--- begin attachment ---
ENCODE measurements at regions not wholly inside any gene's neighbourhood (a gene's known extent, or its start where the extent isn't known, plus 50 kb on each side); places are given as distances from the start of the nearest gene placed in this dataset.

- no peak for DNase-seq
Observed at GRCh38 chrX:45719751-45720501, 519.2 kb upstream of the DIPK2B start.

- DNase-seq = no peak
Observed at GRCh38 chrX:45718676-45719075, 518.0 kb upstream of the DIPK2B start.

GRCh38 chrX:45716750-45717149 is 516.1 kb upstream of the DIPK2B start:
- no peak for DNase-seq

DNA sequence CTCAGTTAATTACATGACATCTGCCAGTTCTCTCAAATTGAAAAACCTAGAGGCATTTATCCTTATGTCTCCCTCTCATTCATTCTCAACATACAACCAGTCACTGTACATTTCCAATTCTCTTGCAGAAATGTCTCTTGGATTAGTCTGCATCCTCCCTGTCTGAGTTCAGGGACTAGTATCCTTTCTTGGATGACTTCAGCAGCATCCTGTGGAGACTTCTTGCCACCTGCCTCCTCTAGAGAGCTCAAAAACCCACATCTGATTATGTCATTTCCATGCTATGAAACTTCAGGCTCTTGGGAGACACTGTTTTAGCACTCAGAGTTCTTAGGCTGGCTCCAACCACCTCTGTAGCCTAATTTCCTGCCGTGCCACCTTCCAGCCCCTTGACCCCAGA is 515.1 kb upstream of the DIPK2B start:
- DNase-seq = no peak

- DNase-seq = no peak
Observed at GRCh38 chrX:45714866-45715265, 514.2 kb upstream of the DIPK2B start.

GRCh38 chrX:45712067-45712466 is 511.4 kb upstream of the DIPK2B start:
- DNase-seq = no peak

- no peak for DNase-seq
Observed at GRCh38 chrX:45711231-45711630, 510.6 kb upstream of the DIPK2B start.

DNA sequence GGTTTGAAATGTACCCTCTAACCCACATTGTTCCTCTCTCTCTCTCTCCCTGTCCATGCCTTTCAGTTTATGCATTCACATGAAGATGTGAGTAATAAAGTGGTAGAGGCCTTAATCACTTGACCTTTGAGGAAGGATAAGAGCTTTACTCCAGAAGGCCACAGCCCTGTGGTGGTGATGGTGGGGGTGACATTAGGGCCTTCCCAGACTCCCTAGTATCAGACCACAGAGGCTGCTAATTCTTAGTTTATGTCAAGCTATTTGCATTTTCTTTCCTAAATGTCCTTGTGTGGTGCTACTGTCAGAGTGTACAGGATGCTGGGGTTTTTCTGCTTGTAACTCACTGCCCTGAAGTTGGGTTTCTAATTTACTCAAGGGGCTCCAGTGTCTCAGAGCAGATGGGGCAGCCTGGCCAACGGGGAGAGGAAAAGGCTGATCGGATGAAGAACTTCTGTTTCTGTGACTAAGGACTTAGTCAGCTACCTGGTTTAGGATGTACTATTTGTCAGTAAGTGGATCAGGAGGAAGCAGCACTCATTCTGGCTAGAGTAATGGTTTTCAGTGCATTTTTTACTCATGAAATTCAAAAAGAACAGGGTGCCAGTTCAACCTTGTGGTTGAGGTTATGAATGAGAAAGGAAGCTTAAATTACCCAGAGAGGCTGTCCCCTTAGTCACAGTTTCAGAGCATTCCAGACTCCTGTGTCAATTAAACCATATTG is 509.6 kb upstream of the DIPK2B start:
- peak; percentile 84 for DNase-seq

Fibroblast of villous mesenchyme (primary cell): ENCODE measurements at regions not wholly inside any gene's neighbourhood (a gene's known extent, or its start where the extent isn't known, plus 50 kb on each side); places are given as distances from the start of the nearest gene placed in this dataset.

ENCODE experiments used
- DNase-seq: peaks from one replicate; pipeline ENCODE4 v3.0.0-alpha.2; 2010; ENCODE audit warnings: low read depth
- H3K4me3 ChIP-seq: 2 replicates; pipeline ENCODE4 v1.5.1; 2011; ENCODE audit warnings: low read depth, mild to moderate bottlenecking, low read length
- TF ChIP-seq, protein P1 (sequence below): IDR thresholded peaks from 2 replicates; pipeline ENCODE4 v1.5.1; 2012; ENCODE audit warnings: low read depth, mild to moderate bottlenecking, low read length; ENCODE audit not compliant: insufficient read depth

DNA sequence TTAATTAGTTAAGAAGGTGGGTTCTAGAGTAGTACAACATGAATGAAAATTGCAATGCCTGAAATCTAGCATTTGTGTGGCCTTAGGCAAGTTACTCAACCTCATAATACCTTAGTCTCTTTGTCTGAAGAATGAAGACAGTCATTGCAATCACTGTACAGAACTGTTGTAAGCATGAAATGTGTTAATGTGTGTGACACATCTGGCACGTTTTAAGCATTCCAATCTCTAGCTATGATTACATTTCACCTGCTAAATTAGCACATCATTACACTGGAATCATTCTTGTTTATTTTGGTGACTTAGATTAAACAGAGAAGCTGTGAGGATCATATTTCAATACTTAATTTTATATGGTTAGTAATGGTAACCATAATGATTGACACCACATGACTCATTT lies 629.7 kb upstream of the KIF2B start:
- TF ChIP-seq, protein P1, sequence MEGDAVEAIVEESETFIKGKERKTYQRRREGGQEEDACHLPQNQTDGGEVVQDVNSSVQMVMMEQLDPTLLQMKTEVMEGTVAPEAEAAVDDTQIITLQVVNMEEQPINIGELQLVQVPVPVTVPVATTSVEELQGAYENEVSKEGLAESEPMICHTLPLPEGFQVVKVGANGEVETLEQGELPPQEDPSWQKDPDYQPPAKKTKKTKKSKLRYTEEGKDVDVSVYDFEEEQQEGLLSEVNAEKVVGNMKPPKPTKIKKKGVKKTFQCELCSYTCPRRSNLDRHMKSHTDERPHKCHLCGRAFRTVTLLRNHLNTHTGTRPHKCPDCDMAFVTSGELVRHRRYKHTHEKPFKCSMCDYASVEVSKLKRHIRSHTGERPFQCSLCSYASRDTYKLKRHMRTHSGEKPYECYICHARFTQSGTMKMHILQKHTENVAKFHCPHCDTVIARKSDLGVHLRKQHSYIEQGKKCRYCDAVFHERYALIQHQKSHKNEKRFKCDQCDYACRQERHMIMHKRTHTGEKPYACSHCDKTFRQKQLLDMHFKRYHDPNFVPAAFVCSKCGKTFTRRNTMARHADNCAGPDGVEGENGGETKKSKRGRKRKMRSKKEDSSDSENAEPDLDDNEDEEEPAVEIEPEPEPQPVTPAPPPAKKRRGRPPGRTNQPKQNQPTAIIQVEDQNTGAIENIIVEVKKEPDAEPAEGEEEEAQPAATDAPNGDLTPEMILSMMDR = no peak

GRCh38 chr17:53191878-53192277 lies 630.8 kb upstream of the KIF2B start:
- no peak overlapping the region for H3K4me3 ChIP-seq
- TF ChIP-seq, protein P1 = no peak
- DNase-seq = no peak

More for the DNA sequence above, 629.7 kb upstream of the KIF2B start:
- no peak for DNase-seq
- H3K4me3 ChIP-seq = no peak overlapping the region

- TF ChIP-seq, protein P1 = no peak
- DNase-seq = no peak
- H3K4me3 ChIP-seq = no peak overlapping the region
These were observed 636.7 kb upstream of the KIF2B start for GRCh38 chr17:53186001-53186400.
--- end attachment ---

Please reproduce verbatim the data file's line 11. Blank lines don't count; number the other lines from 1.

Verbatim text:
Observed at GRCh38 chrX:45714866-45715265, 514.2 kb upstream of the DIPK2B start.